There’s a revolution percolating through the Transportation Security Administration (TSA) in the form of a new collaborative model the agency is piloting for stakeholder engagement. It offers the promise of true government and industry coordination in strengthening security and deploying the resources of both more effectively. If it works for aviation, the Department of Homeland Security (DHS) will have an effective and innovative model that can be used across the Department and by other sectors. The only question is will TSA writ large embrace the new engagement paradigm across administrations?
TSA has twice convened (with a third on the calendar) a Public Area Security Summit to address protecting the public areas of airports—those areas outside TSA’s checkpoints. Considering the current threat environment (as tragedies in Brussels, Domodedovo, Istanbul and other public areas illustrate), it’s clear that there needs to be a renewed focus on security in public areas. But who should lead the effort? To one degree or another, these areas are regulated, overseen, and patrolled by the federal government, state governments, local governments, and infrastructure owners. In the best of times, legal authorities, coordination, and response require a disproportionate amount of energy to get right.
Nearly every stakeholder interest intersects literally and figuratively in the public area security discussion. TSA leadership continues to explore the kind of regulatory model that would be appropriate for such a complex and geographically expansive challenge. Legal authorities and jurisdictional questions set aside for a moment, TSA could have gone down the road of unilaterally changing the security programs and issuing new regulations. Instead, TSA Administrator Peter Neffenger, DHS Assistant Secretary Caitlin Durkovich, and TSA Chief Operating Officer Gary Rasicot chose to try out a new model that promotes efficient resource utilization, communication, coordination, and collective solutions among stakeholders.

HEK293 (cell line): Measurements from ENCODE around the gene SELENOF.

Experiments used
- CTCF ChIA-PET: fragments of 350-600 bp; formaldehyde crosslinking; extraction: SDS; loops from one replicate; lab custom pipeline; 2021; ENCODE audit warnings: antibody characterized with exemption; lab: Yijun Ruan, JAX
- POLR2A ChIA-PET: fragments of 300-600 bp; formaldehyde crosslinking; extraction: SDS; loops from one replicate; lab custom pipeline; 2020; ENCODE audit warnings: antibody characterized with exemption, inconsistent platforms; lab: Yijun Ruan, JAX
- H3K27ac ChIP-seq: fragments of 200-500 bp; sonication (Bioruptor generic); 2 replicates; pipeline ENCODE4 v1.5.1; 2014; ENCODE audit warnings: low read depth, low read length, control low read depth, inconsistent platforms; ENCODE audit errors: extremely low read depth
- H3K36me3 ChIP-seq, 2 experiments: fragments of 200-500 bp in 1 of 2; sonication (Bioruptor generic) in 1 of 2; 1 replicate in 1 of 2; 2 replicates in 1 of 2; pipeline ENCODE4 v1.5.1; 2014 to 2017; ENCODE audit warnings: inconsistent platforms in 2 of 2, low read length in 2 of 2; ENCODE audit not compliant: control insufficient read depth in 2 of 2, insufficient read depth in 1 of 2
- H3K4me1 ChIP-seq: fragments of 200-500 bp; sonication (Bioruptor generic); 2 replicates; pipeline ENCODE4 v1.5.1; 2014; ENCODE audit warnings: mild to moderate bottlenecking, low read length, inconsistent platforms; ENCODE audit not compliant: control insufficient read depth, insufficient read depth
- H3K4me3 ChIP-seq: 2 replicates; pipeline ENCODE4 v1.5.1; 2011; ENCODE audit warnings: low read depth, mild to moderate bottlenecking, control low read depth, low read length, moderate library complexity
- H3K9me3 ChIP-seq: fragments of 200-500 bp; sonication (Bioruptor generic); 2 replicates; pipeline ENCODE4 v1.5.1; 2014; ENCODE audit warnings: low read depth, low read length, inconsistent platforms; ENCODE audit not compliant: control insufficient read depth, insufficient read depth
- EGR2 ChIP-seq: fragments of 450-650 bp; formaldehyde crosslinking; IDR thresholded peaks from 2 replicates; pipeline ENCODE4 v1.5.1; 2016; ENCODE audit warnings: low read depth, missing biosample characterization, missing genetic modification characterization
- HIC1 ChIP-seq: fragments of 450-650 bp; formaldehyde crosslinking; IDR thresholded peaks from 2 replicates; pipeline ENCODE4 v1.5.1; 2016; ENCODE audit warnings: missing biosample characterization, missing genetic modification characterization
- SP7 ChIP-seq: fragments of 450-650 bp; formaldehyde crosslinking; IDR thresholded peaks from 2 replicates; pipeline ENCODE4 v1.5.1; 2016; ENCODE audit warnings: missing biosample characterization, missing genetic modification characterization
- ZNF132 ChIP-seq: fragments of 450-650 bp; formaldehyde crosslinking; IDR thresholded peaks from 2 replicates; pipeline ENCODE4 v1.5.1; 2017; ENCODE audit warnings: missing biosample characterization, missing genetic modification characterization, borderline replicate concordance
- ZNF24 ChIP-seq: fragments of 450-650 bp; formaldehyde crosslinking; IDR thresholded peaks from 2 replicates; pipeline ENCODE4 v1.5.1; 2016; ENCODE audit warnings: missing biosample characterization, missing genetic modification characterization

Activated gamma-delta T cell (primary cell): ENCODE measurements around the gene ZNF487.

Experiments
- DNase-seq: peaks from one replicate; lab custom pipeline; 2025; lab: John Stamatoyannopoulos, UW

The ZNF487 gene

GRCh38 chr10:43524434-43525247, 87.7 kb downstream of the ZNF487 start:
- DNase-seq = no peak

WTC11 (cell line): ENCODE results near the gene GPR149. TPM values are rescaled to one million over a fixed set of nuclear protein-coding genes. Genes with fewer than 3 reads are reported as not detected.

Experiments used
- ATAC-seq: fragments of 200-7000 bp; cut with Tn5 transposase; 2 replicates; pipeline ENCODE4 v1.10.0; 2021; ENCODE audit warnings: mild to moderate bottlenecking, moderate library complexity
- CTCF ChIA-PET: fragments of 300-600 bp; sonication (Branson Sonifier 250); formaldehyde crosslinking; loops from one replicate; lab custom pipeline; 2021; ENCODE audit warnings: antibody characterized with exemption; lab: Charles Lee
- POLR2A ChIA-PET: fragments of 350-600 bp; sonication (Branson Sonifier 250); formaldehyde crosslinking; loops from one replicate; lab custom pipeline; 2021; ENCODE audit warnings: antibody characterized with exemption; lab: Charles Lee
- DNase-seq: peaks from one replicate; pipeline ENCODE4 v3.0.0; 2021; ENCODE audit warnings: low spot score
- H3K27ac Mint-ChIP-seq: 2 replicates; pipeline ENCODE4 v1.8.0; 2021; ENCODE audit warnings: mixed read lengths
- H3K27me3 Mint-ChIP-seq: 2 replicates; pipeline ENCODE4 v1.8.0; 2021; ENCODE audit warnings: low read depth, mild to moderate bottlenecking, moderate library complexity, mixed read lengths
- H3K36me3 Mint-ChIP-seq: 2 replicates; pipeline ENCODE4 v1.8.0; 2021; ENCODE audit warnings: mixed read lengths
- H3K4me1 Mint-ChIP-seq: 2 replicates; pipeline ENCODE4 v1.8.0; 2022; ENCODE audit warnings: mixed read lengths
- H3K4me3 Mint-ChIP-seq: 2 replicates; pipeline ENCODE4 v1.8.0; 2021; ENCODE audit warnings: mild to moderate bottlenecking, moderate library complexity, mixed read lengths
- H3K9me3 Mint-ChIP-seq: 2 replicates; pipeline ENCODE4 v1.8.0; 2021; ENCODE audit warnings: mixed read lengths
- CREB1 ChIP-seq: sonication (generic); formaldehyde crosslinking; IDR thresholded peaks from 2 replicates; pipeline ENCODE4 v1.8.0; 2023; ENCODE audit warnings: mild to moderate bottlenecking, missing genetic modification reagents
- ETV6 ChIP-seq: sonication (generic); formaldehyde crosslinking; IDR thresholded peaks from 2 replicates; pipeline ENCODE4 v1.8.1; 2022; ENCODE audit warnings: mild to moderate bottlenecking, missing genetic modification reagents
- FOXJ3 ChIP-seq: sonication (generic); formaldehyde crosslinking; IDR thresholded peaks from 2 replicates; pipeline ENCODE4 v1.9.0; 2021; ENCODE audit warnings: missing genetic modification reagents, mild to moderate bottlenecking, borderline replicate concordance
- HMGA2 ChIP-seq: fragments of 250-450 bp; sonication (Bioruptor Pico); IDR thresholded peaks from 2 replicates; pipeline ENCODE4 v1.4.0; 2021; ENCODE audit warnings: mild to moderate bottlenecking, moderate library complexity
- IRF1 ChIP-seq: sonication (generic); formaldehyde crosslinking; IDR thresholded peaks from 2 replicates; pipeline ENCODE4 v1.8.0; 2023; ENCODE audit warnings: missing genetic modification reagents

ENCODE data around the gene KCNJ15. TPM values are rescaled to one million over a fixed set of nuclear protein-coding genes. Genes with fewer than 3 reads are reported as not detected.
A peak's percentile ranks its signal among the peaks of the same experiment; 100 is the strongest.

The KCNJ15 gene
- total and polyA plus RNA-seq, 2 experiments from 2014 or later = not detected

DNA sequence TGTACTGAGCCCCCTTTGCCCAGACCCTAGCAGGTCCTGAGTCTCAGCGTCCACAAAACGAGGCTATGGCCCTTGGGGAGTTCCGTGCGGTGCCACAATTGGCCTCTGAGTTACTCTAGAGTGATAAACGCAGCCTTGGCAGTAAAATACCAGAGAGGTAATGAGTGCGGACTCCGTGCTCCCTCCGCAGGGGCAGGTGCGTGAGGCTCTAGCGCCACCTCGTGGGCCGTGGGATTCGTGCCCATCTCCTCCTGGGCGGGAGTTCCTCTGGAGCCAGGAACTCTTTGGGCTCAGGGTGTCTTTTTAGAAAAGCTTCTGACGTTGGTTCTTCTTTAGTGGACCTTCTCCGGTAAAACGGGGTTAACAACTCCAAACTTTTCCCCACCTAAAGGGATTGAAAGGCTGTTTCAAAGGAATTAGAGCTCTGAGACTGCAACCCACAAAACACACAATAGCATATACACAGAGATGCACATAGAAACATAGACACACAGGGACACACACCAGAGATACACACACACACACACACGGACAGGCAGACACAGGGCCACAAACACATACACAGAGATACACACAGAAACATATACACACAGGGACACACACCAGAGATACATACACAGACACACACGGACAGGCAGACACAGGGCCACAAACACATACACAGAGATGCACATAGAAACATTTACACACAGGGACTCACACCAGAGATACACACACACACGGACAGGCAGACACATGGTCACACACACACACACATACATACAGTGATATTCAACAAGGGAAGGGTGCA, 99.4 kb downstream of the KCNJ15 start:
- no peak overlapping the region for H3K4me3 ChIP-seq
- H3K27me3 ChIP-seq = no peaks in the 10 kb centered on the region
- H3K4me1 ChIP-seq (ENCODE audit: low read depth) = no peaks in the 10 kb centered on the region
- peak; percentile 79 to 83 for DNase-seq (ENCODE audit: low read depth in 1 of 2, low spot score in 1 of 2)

The Security Summit introduced to the aviation industry this groundbreaking engagement and collaboration paradigm championed by these three officials. These summits gather thought leaders from government, industry, and academia and challenges them to think through and collaborate on the issues surrounding securing the public spaces. In a structured fashion, Summit participants engage on topics covering authorities and responsibilities, current intelligence, vulnerability assessments, best practices, and employment of leadership principles. To fashion deliverables in these areas, Summit participants are split into a series of work groups responsible for deep-dive thinking and formulating community-driven recommendations. The idea is to collaborate on a solution rather than rely on top-down regulation.
Gary Rasicot calls this, “leaning forward to create a collaborative atmosphere, partnerships, and leadership to pull information and responses together. In doing so we hope to prevent the incident and be much stronger when we respond.”
Everything about this TSA initiative looks and feels right on the money. If this initiative proves to be an effective approach on the issues related to public spaces, there’s no doubt that it can be expanded to oversight of airline security programs and to sectors such as rail and pipeline.
The Security Summit also takes us on the road to outcome-focused, risk-based security. In replacing the top-down, knee-jerk regulatory actions that often serve as a response to tragedies in the modern world, such a model can provide a more effective approach to preventing and responding to public area attacks. If proven effective, I look forward to quickly normalizing the practices and procedures growing out of TSA’s bold effort on public areas.